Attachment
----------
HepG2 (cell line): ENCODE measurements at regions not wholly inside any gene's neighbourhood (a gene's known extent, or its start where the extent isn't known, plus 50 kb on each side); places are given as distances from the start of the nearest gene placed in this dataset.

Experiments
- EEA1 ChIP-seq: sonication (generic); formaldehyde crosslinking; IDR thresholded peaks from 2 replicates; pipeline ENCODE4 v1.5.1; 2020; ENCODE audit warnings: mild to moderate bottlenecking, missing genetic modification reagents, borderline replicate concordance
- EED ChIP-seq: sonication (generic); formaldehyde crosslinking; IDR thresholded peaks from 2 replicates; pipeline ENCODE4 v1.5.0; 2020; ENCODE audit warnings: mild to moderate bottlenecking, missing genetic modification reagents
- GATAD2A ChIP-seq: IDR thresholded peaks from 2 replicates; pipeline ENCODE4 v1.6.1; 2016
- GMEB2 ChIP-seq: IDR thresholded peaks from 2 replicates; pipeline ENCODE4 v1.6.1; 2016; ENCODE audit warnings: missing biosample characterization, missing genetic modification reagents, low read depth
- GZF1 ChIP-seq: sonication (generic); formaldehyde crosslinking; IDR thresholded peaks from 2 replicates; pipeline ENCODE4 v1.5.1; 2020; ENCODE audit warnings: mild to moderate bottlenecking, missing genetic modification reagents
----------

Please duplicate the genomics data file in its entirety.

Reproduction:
HepG2 (cell line): ENCODE measurements at regions not wholly inside any gene's neighbourhood (a gene's known extent, or its start where the extent isn't known, plus 50 kb on each side); places are given as distances from the start of the nearest gene placed in this dataset.

Experiments
- EEA1 ChIP-seq: sonication (generic); formaldehyde crosslinking; IDR thresholded peaks from 2 replicates; pipeline ENCODE4 v1.5.1; 2020; ENCODE audit warnings: mild to moderate bottlenecking, missing genetic modification reagents, borderline replicate concordance
- EED ChIP-seq: sonication (generic); formaldehyde crosslinking; IDR thresholded peaks from 2 replicates; pipeline ENCODE4 v1.5.0; 2020; ENCODE audit warnings: mild to moderate bottlenecking, missing genetic modification reagents
- GATAD2A ChIP-seq: IDR thresholded peaks from 2 replicates; pipeline ENCODE4 v1.6.1; 2016
- GMEB2 ChIP-seq: IDR thresholded peaks from 2 replicates; pipeline ENCODE4 v1.6.1; 2016; ENCODE audit warnings: missing biosample characterization, missing genetic modification reagents, low read depth
- GZF1 ChIP-seq: sonication (generic); formaldehyde crosslinking; IDR thresholded peaks from 2 replicates; pipeline ENCODE4 v1.5.1; 2020; ENCODE audit warnings: mild to moderate bottlenecking, missing genetic modification reagents